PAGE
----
Homeostatic microglial states expressing TREM2 and upregulating APOE are predicted to bind PS-exposed neurons with hp-tau aggregates (Fig. 3), likely triggering neuronal and hp-tau phagoptosis via TREM2, complement receptors and opsonins25. It is currently unknown whether a TREM2-dependent, DAM2 program itself initiates senescence, or if phagoptosing neurons with hp-tau induces simultaneous DAM2 and senescence. A DAM2(-like) microglia state can likely overlap with senescence; DAM2 transcriptomic signatures are separately enriched in senescent microglia in aging, tauopathy and Aβ-overproducing transgenic mouse models, and in senescent human microglia exposed to LOAD patient tissue containing hp-tau17,68,70,89.
Mechanisms inducing senescence via hp-tau are currently unclear, but hp-tau may initiate senescence to inhibit apoptosis90. NFT-containing neurons from P301L mice and patients with frontotemporal dementia displayed upregulated senescence markers including CDK2NA, TNF, and IL-1β 5,91. Neurons may moreover induce senescence to prevent apoptosis triggered by oxidative stress and DNA damage8,90,92. Vulnerable neurons affected in Braak staging are often excitatory and display NFT formation93,94. As hp-tau induces microglial and astrocytic senescence56,64,77, “stressed” neurons exposed to ROS may become senescent through oxidative-stress-induced, tau hyperphosphorylation (Fig. 3). These neurons may then expose PS75, prior to rendering microglia senescent. Together, hp-tau pathology could induce senescence among multiple cell types (Fig. 3).
Furthermore, single-cell transcriptomic studies indicate that microglia display APOE priming and senescence in patients with LOAD. Olah et al. found that transcriptomic clusters 7, 8, and 4 were particularly enriched in patients with LOAD vs controls95. All three microglial clusters upregulated APOE; aged and APOE-primed microglial states may represent transcriptomic cluster 7, where microglial states in clusters 8 and 4 further displayed increased ferritin in FTH1 and FTL95. As TREM2-involved phagoptosis is predicted to jointly induce microglial senescence and a DAM2(-like) microglial transcriptome82, cluster 8 microglia may speculatively represent newly-senescent microglia having uptaken hp-tau aggregates.
Cluster 4 microglia were enriched in multiple IRF transcription factors95 that suggest increased type I IFN signaling. Type I IFN signaling and synaptic loss are likely mediated via senescent microglia72,96,97, and are associated with plaque-associated microglia in samples from patients with LOAD72. An increased type I IFN release may sustain pro-inflammatory microglial reactions specifically to Aβ pathology. As senescent cells uniquely upregulate ferritin indicating iron accumulation12,13, senescent microglia may be enriched in LOAD. P301S and P301L mouse microglial transcriptomic signatures presenting cell cycle inhibition and type I IFN upregulation were also preserved in prefrontal and temporal cortex samples from patients with LOAD68. Genes enriched in type I IFN signaling were additionally upregulated and positively correlated with increasing Braak staging in parahippocampal gyri samples from patients with LOAD72.
A microglial population enriched in samples from patients with LOAD was also validated transcriptionally and via immunohistochemistry, exhibiting increased ferritin FTH and FTL expression, association with neurofibrillary pathology and particularly neuritic plaques, and a dystrophic morphology suggesting senescence98. This “dystrophic” microglial population was speculated to represent an “end result” microglial state responding to Aβ accumulation; these Aβ-responding microglia also upregulated APOE98. Finally, multiple microglial clusters were enriched in prefrontal cortex samples from patients with LOAD vs controls, demonstrating upregulated genes related to cellular senescence, including IRF transcription factors and FTH1/FTL99.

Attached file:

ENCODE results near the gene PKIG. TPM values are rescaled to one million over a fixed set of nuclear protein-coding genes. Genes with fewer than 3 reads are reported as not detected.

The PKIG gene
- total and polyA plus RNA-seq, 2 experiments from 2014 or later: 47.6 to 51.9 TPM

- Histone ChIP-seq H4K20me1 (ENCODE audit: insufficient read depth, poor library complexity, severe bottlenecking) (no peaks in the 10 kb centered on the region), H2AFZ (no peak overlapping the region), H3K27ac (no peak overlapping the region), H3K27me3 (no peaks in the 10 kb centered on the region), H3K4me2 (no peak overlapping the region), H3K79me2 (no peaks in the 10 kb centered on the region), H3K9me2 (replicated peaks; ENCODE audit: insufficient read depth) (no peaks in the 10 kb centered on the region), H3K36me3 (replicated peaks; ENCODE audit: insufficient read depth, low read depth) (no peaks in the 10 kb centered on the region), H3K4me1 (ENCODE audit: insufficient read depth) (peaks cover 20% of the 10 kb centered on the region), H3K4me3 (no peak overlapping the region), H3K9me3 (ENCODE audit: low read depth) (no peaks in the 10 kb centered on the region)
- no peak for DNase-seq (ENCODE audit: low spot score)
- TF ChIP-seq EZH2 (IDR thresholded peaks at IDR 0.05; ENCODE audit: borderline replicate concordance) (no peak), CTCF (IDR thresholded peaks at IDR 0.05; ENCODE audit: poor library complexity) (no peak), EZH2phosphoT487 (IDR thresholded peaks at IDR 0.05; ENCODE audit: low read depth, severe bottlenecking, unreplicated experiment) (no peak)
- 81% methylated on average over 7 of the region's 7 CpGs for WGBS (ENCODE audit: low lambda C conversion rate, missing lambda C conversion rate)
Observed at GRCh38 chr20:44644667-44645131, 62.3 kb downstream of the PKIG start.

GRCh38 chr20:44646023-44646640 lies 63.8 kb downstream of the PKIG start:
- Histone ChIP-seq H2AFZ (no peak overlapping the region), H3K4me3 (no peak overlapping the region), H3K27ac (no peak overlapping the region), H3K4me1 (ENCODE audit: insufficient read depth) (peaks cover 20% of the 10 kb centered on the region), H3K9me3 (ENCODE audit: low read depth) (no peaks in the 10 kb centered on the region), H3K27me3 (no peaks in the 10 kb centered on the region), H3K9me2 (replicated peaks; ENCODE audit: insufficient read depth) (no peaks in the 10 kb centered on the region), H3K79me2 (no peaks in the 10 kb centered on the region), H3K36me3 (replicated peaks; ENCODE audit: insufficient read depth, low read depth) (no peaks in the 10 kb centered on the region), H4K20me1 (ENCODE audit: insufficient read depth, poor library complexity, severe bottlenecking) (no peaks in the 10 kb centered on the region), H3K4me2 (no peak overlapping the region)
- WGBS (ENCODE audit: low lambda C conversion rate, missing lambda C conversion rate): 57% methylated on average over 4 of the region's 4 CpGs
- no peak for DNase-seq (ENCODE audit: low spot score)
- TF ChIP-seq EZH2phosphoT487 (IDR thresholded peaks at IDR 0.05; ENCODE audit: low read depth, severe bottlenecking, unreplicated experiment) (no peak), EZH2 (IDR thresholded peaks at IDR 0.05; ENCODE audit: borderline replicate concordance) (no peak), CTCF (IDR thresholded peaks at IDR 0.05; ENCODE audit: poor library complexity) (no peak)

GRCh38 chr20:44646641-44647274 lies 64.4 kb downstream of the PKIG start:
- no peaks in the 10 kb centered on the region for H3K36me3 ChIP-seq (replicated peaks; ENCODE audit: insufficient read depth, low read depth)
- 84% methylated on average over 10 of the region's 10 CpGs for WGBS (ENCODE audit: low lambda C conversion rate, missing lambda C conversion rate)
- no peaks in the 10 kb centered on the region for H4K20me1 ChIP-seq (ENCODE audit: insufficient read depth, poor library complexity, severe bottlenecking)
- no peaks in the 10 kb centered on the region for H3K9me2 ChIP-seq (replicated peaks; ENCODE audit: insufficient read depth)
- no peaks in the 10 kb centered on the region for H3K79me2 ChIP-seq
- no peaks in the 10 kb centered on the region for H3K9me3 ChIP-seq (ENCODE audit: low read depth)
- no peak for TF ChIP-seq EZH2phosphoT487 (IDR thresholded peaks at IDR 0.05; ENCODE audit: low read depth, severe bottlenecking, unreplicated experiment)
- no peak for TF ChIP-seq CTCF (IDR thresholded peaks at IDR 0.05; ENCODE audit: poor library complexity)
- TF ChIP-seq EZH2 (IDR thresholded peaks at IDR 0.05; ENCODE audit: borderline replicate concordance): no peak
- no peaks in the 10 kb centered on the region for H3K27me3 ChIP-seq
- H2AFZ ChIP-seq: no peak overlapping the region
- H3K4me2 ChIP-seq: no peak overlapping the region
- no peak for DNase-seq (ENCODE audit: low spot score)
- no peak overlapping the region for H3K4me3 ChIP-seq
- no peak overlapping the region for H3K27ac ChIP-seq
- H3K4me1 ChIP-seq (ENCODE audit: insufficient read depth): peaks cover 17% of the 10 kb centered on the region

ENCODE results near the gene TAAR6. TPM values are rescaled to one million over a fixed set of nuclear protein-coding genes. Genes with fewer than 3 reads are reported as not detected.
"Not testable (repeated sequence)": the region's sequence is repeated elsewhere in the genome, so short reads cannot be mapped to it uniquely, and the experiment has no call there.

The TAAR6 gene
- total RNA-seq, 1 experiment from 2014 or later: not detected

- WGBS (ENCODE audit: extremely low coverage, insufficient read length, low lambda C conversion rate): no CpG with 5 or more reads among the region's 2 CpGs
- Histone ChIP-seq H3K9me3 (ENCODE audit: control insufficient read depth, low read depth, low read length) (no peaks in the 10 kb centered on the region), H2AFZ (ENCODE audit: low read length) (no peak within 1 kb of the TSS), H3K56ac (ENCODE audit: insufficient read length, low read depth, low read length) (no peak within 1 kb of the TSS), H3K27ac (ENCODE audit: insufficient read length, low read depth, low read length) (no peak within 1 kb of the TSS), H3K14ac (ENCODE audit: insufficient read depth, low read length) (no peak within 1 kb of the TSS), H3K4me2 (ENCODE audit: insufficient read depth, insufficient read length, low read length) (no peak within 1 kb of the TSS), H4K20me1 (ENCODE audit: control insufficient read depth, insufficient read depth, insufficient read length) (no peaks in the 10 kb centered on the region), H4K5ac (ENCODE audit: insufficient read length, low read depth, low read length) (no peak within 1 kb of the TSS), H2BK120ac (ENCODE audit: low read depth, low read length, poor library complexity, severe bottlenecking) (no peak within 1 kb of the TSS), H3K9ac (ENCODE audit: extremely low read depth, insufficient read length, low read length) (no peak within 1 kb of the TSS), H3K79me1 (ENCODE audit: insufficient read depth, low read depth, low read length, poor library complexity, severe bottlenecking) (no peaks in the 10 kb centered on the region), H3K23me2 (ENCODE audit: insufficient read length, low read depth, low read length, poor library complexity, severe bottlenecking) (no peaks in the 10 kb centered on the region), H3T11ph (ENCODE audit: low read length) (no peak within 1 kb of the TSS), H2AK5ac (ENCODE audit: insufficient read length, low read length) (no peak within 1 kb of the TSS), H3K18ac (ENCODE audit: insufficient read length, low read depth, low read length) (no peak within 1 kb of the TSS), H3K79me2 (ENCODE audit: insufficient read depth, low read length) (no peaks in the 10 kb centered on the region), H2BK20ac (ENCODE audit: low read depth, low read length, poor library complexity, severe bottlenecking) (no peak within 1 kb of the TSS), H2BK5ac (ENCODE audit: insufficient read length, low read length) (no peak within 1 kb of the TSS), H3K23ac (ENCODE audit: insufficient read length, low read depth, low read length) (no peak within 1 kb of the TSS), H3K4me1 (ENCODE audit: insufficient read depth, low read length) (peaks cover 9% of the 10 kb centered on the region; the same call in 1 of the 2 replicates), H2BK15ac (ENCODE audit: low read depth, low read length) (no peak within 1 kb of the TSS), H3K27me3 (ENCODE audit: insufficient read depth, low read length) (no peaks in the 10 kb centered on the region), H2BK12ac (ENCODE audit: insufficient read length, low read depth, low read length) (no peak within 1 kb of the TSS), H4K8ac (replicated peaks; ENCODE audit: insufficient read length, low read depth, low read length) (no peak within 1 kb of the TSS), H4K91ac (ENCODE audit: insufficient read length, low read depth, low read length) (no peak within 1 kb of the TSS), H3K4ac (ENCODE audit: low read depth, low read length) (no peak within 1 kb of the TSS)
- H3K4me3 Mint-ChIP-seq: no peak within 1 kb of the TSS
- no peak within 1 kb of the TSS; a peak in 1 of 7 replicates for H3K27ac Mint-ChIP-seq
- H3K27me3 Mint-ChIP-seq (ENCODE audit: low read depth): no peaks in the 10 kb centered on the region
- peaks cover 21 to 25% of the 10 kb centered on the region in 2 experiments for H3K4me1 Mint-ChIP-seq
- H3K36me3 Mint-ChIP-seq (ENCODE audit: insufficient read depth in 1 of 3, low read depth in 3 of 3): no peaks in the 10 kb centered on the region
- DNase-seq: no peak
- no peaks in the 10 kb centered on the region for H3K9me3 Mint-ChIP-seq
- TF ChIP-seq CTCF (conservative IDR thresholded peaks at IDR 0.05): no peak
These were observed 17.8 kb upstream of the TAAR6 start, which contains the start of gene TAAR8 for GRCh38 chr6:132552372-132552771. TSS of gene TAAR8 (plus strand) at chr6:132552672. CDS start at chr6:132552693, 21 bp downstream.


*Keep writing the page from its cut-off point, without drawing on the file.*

Predicted features of senescent microglia in LOAD
Patients with LOAD present dystrophic microglia88,100,101,102. While dystrophic microglia have been scored with different criteria, we will define an exclusive set of criterion for dystrophic microglia as a minimum requirement of (i) ferritin enrichment and (ii) progressive reduction in microglial process complexity; additional signs of (iii) spheroidal swellings and (iv) cytoplasmic deterioration in human dystrophic microglia likely only occur in advanced and/or late-stage dystrophy70,102,103,104. Dystrophic microglia associate with and precede NFT pathology following Braak staging88,100,101,102. These microglia not only increase in numbers over aging, but also in differing types of dementias vs age-matched healthy controls, notably in the hippocampus104,105.
In samples from patients with LOAD, dystrophic microglia lacking extremely hypertrophic somas (linked to increased reactivity) associate with neuritic plaques, neurofibrillary tangles, and dystrophic neurites positive for hp-tau even in the absence of Aβ aggregates100,106. Dystrophic microglia also contain hp-tau in aged tree shrews107, and are thus considered to correlate well with neurofibrillary burden108. Dystrophic microglia showing extreme hypertrophy or “ameboid” shapes associate with neuritic plaques in humans and marmosets;88,109 hypertrophic microglia clustering around neuritic plaques were observed in prefrontal cortex samples from patients with LOAD; where clustering hypertrophic and dystrophic microglia were speculated to reflect the preclinical to clinical LOAD transition88. This complements examinations of parahippocampal cortex samples from patients with LOAD, where microglia were concluded to transform from a “primed” or ramified appearance into hypertrophic or ameboid morphologies nearby neuritic plaques110. When microglia were investigated with a semi-quantitative “dystrophy” score, samples from the left anterior frontal and temporal lobes of patients with LOAD vs controls featured increased microglial dystrophy104.